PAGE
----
Infrared Sauna Heaters

Infrared sauna heaters are the key components of the far infrared sauna: Here you will find answers to frequently asked questions about these critical sauna parts : • What exactly are far infrared sauna heaters?
• How do they work?
• What type of these sauna heaters are available?
• What are the parts of the sauna heater?
• What materials are used in sauna heaters and how are they different?

(This is our most technical infrared sauna page. If you want a less technical explanation of infrared heaters, you'll find it on to our fir sauna page! )

What exactly are far infrared sauna heaters?

Infrared heaters are designed to emit energy in a very specific wavelength — the highly beneficial infrared wavelength.

Energy comes in a range of wavelengths. The visible light we see falls into one section of this range. Ultraviolet rays and x-rays fall into other sections of the range.

While the infrared energy wavelengths range from 5.6 to 1000 microns (one micron equals one micrometer or one millionth of a meter), far infrared sauna heaters are designed to provide infrared waves with a concentration between 6 and 14 microns. FIR wavelengths of between 6 and 14 microns are believed to be the most beneficial to humans and other living things on Earth.

Nowadays, designers try to further fine-tune these heaters to emit energy in the 9.35-12 micron wavelength range. This narrower wavelength range is thought to be ideal for sauna users and maximize the benefits of the infrared sauna . This corresponds to a heat radiation between 98.6-120 degrees F.

DID YOU KNOW?

• The human palm emits far infrared energy between 8 and 12 microns.

• The energy output from quality far infrared sauna heaters so closely match the human body’s radiant energy that nearly 93 percent of the sauna’s far infrared waves reach the skin.

The heaters work when an electrical current is passed through its emitter, an infrared-producing conductive material.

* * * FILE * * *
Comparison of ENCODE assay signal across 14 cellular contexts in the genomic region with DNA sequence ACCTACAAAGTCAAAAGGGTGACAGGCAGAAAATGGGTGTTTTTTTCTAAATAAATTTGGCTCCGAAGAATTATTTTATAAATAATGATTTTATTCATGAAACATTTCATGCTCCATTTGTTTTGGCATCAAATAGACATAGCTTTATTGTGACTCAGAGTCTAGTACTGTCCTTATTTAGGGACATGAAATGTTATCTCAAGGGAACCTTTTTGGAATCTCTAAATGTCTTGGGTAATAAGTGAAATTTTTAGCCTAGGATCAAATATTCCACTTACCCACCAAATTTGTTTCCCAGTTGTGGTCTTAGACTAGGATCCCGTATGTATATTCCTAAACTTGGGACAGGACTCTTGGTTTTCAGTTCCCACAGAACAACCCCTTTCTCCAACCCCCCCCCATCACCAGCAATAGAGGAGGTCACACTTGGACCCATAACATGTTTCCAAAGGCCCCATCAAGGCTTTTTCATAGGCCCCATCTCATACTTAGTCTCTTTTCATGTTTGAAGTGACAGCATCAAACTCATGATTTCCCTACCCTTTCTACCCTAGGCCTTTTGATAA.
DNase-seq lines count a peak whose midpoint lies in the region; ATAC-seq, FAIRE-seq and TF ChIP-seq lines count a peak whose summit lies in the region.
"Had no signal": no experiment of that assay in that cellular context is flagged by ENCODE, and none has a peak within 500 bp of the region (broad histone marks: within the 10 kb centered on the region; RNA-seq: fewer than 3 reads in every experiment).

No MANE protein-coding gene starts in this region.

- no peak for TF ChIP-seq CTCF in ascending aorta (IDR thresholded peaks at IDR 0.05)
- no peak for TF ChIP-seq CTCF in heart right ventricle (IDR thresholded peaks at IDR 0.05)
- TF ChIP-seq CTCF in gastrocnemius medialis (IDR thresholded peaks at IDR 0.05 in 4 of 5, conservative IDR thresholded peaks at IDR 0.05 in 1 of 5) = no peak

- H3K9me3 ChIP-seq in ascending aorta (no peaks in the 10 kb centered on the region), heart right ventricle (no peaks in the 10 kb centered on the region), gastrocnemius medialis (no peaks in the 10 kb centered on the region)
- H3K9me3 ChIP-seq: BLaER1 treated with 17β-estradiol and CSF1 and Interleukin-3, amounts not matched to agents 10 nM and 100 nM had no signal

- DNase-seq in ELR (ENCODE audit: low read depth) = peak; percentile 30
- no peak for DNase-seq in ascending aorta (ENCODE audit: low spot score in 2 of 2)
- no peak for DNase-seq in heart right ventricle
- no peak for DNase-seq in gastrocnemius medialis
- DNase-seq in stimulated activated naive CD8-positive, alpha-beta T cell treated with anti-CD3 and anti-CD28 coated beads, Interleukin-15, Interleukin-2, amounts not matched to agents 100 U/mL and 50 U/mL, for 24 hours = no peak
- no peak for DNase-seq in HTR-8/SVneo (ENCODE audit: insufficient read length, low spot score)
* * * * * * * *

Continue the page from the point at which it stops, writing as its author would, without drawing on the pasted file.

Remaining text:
All professionally manufactured saunas have their heaters operated by a control unit. Most of these units are dual control, meaning they can be operated from inside or outside the cabinet. This control unit or brain can be analog or digital and allows the user to program the sauna temperature and set a timer for how long they will be using the heaters.

If you’re planning on building a sauna using a do it yourself sauna kit or a sauna construction plan, you’ll want to review our upcoming sauna kit page for some important considerations on which sauna heater controls to choose. Of all the infrared sauna equipment you will buy, the heaters will be the key to a high quality home sauna.

How do they work?

Infrared sauna heaters produce far infrared radiation to directly heat the user, they do not use steam or dry heat like a steam room or dry heat sauna does. Read more about this on our fir saunas page .

The infrared waves don’t heat the air of the sauna as much as conventional sauna heaters do. Instead, they travel through the air until they run into an object (in this case the user). Then, by an energy and heat transfer process called radiation, the waves warm the object.

The heaters are activated by running an electrical current across its emmiter. The electrical current energizes and excites the emmiter and energy is radiated and broadcast from it in the form of heat and light.

A warmed up emitter is sending out FIR waves even when the electricity doesn't sound "on"